Taylor Trade Publishing: Lanham, MD
First-time fiction author Jack Hyland’s The Moses Virus starts out with a bang and a tantalizing plotline. As a trustee of the American Academy of Rome, New York University professor of forensic archaeology Tom Stewart is in the Eternal City for the organization’s semi-annual administrative meeting. On a beautiful early morning he sets out from his apartment to visit an archaeological dig in the Roman Forum of the Palatine Hill. The excavation is sponsored by the American Academy, funded in large part by Belagri, a multinational agribusiness, and is being conducted by Bryn Mawr’s Robert (Doc) Brown and his internationally diverse crew. They are excavating an underground passage which Brown believes will lead to Nero’s imperial palace, the domus aurea—the golden house. Nero’s palace, which covered three of Rome’s seven hills, was lost for nearly 2,000 years as it was covered and built over by succeeding emperors. Tom arrives on the site just as the entry stone is removed and Doc Brown and his grad assistant Eric Bowen prepare to explore the passageway, connected via two-way radio with the crew left outside. After a brief period of communication from within, there is a long period of silence. Another grad student enters the passage, equipped with a dust mask. He stumbles back out minutes later, barely able to explain that Brown and Eric Bowen are both dead—their twisted bodies and grimacing faces betraying signs of horribly painful deaths.
What follows is a quest undertaken by Tom Stewart and the fetchingly beautiful Alexandra Cellini, a graduate student crew member from the University of Rome, to discover the cause of the horrible deaths of the two archaeologists. They are helped along the way by an aged priest, whose tales of Vatican intrigue expose a conspiracy that goes back to the days of the Nazi occupation of Rome, and much further back than that—to the days of Moses and the ten plagues visited upon Egypt. But the immediate threats to Tom and Alexandra come from a much more contemporary source—the giant agricultural conglomerate, Belagri—and its threat to unleash an ancient pandemic upon an unsuspecting world. The premise of The Moses Virus is interesting and at times even thought-provoking, but the stilted narrative style and the nearly one-dimensional portrayal of the main characters—both protagonists and antagonists—detracted from what could have been an entertaining yarn. Mr. Hyland obviously loves Rome and knows the American Academy well—he was, in fact, a trustee of that organization—but it would have served the novel better had he painted a more compelling narrative picture of that extraordinary city. He cleverly worked into his plot a somewhat fictionalized portrayal of Lily Ross Taylor, one of the first women to be a Fellow of the American Academy in Rome in 1917 and some 35 years later was led the Classical School of the American Academy. Lily Ross Taylor could be the heroine of a World War II spy thriller in that from 1943 to 1944 she was the principal social science analyst for the Office of Strategic Services, the predecessor to today’s CIA.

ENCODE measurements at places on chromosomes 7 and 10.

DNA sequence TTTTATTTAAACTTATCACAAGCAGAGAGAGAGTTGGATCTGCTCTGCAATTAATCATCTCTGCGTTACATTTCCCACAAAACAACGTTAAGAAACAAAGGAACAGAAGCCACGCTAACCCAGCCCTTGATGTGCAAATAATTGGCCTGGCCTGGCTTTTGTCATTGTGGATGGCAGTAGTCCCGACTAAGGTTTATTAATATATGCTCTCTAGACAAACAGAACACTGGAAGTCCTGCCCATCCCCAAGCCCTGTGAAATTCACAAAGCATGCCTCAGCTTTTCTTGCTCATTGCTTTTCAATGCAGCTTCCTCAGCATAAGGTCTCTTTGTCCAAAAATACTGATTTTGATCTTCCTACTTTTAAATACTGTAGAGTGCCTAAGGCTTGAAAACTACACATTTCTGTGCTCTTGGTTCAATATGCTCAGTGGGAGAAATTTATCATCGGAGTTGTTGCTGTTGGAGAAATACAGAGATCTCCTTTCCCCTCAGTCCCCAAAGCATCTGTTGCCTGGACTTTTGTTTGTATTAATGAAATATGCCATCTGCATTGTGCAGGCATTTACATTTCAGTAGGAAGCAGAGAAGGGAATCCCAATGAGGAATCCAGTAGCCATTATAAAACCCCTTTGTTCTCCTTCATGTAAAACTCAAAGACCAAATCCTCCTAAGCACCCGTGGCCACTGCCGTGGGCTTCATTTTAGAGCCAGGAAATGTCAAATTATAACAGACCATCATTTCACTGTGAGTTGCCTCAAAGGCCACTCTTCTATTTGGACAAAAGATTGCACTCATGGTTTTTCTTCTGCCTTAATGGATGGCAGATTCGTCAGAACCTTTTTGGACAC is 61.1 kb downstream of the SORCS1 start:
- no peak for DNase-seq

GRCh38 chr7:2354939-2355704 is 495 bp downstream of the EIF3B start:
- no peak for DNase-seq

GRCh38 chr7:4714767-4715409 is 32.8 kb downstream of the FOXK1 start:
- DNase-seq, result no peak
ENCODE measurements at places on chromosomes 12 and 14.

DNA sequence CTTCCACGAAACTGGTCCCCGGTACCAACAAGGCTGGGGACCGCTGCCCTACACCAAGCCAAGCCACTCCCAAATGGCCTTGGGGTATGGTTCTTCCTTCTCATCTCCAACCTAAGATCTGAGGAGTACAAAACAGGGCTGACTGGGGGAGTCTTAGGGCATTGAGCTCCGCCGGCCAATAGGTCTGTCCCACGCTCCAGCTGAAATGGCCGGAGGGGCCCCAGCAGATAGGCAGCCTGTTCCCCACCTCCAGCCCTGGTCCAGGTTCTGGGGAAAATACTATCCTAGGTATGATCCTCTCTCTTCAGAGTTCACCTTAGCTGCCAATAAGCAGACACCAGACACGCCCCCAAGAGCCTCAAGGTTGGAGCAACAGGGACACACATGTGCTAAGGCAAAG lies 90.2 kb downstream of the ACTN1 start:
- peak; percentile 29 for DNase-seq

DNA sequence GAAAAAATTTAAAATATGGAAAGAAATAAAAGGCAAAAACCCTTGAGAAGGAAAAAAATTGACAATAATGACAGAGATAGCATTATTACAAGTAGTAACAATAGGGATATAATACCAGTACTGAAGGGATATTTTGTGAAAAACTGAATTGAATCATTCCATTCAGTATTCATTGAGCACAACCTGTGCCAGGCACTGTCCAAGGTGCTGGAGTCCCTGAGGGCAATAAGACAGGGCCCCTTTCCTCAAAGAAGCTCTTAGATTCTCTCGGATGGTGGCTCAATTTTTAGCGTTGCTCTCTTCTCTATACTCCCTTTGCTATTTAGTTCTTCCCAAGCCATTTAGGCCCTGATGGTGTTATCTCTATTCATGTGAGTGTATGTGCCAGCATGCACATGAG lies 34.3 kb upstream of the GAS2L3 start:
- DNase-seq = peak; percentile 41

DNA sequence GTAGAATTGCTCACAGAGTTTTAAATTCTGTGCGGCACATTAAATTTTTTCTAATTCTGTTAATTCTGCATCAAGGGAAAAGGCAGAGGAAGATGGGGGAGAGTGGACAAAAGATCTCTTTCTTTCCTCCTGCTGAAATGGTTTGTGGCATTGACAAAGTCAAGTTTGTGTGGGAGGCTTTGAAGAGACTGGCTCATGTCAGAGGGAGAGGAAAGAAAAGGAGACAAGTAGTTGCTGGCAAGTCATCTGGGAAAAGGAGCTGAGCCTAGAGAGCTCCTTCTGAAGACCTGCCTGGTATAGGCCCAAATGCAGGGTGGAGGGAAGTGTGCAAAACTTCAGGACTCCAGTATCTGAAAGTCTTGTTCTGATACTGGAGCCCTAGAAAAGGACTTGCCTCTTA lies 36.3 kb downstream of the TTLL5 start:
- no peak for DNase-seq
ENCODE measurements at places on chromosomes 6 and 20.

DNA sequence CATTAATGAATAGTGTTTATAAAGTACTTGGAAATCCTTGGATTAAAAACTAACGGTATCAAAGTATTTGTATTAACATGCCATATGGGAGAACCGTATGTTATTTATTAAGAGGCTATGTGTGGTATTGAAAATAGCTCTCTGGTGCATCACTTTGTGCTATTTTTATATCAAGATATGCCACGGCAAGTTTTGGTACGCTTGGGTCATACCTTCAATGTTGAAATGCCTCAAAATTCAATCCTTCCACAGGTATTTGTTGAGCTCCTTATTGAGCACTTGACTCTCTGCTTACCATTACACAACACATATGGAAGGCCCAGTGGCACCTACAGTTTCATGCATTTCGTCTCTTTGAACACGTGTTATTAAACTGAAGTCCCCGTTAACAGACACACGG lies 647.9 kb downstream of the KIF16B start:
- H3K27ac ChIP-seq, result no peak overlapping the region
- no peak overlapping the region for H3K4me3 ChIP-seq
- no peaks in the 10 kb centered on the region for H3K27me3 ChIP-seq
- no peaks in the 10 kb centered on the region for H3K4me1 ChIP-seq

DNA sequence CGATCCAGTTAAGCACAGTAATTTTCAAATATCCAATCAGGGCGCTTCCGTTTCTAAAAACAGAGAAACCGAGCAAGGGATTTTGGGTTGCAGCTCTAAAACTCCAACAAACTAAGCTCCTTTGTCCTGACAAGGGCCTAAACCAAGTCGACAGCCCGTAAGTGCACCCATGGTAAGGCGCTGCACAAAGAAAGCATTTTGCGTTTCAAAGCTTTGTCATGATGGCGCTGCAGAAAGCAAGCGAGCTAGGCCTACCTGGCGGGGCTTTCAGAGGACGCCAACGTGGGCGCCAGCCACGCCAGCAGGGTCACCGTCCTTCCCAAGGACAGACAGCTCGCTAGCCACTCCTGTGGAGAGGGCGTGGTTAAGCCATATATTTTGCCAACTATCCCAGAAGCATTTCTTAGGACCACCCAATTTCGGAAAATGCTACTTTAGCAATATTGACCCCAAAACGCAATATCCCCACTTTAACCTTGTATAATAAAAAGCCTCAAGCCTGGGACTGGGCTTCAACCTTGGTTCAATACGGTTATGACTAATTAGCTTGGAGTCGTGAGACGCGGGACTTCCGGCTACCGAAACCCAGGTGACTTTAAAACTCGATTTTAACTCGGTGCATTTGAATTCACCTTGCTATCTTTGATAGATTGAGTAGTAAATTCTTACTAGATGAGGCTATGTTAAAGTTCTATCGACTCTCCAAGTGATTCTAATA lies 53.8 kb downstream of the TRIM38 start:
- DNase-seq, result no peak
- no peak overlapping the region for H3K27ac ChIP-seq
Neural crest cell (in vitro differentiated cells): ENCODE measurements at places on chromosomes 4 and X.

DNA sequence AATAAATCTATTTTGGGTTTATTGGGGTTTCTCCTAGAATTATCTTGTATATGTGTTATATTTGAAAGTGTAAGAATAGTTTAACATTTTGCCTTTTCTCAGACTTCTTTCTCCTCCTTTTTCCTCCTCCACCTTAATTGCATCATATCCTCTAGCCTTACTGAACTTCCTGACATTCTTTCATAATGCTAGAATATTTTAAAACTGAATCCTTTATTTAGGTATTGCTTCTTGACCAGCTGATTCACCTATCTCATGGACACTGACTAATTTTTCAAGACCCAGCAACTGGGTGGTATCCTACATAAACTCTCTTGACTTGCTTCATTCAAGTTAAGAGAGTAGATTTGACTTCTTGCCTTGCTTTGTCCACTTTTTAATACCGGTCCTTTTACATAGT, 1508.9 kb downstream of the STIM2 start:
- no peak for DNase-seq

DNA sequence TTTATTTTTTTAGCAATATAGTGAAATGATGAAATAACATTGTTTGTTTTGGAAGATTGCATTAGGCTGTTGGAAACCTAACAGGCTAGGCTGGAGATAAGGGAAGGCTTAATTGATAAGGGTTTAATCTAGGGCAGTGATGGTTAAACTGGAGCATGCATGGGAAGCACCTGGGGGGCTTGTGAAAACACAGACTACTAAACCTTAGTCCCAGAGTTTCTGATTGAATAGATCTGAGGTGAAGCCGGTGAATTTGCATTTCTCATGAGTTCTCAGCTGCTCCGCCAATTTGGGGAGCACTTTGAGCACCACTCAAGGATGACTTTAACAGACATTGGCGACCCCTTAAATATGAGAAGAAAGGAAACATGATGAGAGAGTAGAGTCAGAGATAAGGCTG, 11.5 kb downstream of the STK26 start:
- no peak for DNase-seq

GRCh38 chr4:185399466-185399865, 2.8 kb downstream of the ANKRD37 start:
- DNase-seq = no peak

The conclusion of The Moses Virus hints at a sequel and if the author can liven up his prose style a bit, breathe some more life into his admittedly engaging protagonists and maintain imaginative story lines, I would look forward to a next installment of Tom Stewart’s adventures. But he must never repeat the kind of factual error he commits when he has one of his characters identify the Maya as the builders of Machu Picchu!
Two trowels for The Moses Virus.